African penguins are being ‘trapped’ by climate change

An African penguin runs out of the ocean after swimming with other penguins at Boulders Beach in Simon's Town, South Africa.
(Paula Bronstein / Getty Images)

Climate change and overfishing off Africa’s southern tip have set a “trap” for endangered African penguins leaving their nests.

The young penguins swim thousands of miles from where they hatched, following biological signposts advertising a buffet of anchovies and sardines. What they don’t realize is the buffet seems to have closed.

When the birds arrive, their favorite food is almost gone, replaced by less nutritious gobies and jellyfish. This is what scientists call an “ecological trap,” in which animals mistakenly settle in habitats degraded by environmental changes.


A new study in Current Biology describes a recently discovered trap off the coast of South Africa and Namibia that has likely reduced local penguin populations by 50% and hurt juvenile birds’ chances of survival.

The research team, led by ecologist Richard Sherley of the University of Exeter, attached satellite trackers to 54 young penguins from colonies across the species’ breeding range in Namibia and South Africa. When the birds are old enough, they tend to disperse westward and northward.

The penguins follow the sure signs of edible fish: low ocean temperatures and the scent of plankton.

“These were once reliable cues for prey-rich waters, but climate change and industrial fishing have depleted forage fish stocks in this system,” the study authors wrote.

In Namibia, penguins are instead finding more gobies and jellyfish. Though these substitutes are edible, they don’t provide as many calories.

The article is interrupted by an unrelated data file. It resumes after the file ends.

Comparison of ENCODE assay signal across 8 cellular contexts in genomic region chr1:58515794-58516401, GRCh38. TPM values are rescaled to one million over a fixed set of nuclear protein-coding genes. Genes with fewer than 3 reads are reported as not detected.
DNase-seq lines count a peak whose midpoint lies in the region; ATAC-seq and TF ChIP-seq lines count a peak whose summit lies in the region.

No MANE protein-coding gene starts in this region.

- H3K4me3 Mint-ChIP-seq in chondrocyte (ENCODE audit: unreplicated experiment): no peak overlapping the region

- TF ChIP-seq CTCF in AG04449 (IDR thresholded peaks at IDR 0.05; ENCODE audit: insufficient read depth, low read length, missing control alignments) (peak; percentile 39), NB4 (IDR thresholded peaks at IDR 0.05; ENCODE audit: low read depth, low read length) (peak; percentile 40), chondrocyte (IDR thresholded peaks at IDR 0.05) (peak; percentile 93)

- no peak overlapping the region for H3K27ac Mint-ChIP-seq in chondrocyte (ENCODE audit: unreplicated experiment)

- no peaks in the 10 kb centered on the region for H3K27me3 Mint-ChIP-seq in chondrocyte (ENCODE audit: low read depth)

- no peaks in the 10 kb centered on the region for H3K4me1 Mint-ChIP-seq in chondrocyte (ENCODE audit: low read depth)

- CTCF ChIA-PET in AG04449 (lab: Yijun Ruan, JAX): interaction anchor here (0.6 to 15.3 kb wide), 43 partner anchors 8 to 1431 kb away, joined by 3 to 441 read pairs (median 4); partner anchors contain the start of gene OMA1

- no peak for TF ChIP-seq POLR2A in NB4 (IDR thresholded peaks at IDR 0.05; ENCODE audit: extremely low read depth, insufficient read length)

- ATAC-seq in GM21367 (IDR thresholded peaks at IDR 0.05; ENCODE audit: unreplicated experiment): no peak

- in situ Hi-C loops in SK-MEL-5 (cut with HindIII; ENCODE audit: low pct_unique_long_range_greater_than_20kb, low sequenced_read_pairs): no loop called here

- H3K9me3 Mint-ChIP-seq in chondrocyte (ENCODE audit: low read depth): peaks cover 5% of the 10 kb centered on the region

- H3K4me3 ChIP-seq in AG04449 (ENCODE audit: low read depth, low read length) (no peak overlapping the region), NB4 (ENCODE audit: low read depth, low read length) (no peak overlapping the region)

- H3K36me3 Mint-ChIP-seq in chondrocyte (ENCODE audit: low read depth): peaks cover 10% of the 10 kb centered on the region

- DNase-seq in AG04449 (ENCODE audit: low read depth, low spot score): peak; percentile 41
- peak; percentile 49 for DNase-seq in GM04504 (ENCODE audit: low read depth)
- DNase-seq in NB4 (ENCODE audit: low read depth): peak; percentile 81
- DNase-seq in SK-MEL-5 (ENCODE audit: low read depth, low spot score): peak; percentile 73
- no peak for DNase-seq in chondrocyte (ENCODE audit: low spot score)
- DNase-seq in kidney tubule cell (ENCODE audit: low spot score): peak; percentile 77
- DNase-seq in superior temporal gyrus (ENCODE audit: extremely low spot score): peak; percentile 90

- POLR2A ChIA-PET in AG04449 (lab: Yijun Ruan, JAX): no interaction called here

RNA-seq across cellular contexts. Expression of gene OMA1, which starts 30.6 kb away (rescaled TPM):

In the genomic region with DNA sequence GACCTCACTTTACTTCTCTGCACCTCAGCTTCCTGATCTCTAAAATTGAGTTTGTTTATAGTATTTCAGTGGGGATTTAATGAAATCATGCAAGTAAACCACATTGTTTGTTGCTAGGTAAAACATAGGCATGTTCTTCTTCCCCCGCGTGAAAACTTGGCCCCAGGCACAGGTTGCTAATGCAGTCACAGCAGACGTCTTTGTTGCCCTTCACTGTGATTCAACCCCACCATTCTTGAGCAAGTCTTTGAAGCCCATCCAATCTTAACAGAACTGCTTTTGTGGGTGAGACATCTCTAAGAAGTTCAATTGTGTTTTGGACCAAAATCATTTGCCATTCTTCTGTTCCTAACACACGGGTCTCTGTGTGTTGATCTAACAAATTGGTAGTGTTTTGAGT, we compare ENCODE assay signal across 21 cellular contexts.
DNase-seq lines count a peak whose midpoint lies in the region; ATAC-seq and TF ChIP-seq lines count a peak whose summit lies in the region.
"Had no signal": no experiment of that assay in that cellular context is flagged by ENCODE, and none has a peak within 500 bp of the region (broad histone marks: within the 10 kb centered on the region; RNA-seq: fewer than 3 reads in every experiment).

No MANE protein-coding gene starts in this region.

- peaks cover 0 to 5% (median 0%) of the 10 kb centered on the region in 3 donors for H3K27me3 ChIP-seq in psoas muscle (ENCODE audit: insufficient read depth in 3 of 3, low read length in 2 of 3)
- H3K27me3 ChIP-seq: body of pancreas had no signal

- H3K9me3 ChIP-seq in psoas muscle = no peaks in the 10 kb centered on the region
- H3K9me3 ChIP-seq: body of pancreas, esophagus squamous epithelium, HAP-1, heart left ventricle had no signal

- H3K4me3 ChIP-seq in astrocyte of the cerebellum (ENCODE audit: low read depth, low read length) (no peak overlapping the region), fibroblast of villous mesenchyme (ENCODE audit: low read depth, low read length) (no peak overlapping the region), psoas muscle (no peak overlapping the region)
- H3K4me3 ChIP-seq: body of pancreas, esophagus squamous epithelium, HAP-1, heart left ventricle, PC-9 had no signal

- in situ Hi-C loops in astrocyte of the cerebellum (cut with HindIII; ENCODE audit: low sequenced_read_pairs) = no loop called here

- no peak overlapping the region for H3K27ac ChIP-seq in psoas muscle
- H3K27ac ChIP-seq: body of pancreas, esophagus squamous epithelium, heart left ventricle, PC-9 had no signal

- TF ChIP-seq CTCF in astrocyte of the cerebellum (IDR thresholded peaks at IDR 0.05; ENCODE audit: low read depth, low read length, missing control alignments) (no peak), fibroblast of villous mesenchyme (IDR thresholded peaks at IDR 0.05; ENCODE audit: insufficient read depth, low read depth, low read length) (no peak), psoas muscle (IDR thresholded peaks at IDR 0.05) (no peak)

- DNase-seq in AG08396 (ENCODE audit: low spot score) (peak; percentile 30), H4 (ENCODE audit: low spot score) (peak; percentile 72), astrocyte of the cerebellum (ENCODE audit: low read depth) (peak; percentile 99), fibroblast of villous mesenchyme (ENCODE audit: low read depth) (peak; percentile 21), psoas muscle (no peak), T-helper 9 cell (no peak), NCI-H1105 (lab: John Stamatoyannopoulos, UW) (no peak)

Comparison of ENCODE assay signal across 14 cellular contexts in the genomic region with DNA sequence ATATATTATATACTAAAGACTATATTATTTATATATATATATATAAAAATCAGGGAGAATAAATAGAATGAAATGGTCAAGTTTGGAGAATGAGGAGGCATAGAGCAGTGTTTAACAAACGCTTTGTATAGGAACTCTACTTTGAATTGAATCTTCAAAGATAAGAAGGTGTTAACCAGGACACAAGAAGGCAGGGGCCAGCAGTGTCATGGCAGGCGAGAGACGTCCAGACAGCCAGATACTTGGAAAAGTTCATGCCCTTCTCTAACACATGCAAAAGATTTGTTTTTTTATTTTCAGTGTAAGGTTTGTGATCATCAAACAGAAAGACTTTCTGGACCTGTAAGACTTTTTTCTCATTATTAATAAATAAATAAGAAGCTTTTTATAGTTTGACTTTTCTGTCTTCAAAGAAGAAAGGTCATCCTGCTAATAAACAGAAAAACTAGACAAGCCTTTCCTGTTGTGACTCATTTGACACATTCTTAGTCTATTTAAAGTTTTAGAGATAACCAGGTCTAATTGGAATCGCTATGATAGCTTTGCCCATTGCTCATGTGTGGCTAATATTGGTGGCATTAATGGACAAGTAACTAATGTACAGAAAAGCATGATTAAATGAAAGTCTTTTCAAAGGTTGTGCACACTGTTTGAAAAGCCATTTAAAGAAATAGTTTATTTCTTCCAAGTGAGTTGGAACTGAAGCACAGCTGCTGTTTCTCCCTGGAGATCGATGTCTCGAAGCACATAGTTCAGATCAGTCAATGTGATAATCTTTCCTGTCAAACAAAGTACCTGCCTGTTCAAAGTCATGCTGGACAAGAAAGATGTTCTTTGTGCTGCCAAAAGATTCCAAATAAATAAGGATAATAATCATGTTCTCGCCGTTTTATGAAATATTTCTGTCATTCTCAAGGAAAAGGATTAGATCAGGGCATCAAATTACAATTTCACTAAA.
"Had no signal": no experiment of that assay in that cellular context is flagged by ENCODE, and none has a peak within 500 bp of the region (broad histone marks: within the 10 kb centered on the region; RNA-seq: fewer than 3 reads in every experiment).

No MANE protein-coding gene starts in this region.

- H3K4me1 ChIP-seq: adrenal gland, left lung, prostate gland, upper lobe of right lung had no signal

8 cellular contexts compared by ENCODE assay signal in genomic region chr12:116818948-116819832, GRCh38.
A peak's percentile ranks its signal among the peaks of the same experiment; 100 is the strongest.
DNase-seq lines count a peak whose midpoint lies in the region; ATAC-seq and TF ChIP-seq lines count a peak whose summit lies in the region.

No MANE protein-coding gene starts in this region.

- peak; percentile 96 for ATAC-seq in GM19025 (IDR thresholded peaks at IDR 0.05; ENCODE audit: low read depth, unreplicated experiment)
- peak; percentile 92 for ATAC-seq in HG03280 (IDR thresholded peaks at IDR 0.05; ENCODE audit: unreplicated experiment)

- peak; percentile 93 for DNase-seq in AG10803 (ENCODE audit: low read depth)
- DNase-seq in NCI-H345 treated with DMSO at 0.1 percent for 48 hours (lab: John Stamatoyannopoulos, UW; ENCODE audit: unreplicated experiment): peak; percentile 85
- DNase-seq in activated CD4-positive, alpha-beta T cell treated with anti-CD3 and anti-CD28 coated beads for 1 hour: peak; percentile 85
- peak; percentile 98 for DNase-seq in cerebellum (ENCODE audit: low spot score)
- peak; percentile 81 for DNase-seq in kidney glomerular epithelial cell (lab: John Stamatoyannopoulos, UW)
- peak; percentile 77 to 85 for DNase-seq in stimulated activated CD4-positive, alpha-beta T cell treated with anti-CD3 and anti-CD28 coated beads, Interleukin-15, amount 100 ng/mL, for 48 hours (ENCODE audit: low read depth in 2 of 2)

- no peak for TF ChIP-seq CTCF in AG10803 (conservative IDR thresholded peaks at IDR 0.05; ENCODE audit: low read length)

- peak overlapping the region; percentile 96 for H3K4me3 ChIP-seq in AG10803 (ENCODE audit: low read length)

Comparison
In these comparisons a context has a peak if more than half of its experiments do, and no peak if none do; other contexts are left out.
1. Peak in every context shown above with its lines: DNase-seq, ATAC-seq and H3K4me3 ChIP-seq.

In recent decades, warming ocean temperatures and changes in salinity have also pushed traditional prey east, out of range for penguins living west of Cape Agulhas, Africa’s southernmost tip. This has triggered an 80% decline in the western penguin population.

Losing the fish has essentially broken a link in the middle of the food chain. This causes a “mismatch” in the ecosystem, in which penguins get faked out when they find lots of plankton but no fish.

Young penguins must learn to forage for themselves, and it may take them years to fully get the hang of finding their food. During this vulnerable period, they’re at risk of choosing the wrong habitat or falling into an ecological trap.

This is exactly what seems to be happening. Between 1978 and 2015, Namibia’s penguin population declined from more than 12,000 breeding pairs to about 5,800. In South Africa, the population shrank from 70,000 to 19,300 in the same time period, according to the International Union for the Conservation of Nature.

To ease the burden on the birds, Sherley and colleagues suggest limiting fishing in penguin areas when fish populations fall below critical thresholds.




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